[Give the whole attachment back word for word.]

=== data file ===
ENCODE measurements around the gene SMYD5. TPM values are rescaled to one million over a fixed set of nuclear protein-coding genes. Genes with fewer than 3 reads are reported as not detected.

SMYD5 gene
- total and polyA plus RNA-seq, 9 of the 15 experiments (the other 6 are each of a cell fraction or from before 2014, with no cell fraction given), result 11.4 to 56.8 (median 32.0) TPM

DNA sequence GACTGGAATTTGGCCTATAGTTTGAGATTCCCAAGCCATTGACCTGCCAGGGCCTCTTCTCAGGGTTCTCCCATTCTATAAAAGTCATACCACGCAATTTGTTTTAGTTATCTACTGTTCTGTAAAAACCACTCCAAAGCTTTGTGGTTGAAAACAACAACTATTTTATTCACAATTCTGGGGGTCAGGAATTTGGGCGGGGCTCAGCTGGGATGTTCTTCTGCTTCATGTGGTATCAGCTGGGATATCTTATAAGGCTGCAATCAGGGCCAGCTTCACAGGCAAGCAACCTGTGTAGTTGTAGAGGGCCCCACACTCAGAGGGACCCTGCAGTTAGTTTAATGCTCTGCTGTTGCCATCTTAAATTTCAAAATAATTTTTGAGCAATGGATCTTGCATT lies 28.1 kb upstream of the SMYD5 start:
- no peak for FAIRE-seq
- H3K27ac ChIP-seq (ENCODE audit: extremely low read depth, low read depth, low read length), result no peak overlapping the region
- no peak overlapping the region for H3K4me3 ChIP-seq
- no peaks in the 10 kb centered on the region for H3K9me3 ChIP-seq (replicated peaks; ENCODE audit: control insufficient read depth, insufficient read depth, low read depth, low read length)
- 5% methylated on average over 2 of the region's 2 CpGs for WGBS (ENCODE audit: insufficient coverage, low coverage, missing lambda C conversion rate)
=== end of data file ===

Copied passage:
ENCODE measurements around the gene SMYD5. TPM values are rescaled to one million over a fixed set of nuclear protein-coding genes. Genes with fewer than 3 reads are reported as not detected.

SMYD5 gene
- total and polyA plus RNA-seq, 9 of the 15 experiments (the other 6 are each of a cell fraction or from before 2014, with no cell fraction given), result 11.4 to 56.8 (median 32.0) TPM

DNA sequence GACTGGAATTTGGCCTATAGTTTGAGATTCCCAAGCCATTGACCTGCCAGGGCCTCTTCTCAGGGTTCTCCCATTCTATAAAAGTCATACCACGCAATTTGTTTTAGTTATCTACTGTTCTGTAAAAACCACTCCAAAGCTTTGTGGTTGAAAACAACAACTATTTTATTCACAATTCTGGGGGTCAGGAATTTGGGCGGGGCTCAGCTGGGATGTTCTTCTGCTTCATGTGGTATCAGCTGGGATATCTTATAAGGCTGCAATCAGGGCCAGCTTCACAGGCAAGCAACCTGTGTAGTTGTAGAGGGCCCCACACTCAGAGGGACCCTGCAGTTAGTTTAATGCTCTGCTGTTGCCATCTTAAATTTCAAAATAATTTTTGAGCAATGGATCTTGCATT lies 28.1 kb upstream of the SMYD5 start:
- no peak for FAIRE-seq
- H3K27ac ChIP-seq (ENCODE audit: extremely low read depth, low read depth, low read length), result no peak overlapping the region
- no peak overlapping the region for H3K4me3 ChIP-seq
- no peaks in the 10 kb centered on the region for H3K9me3 ChIP-seq (replicated peaks; ENCODE audit: control insufficient read depth, insufficient read depth, low read depth, low read length)
- 5% methylated on average over 2 of the region's 2 CpGs for WGBS (ENCODE audit: insufficient coverage, low coverage, missing lambda C conversion rate)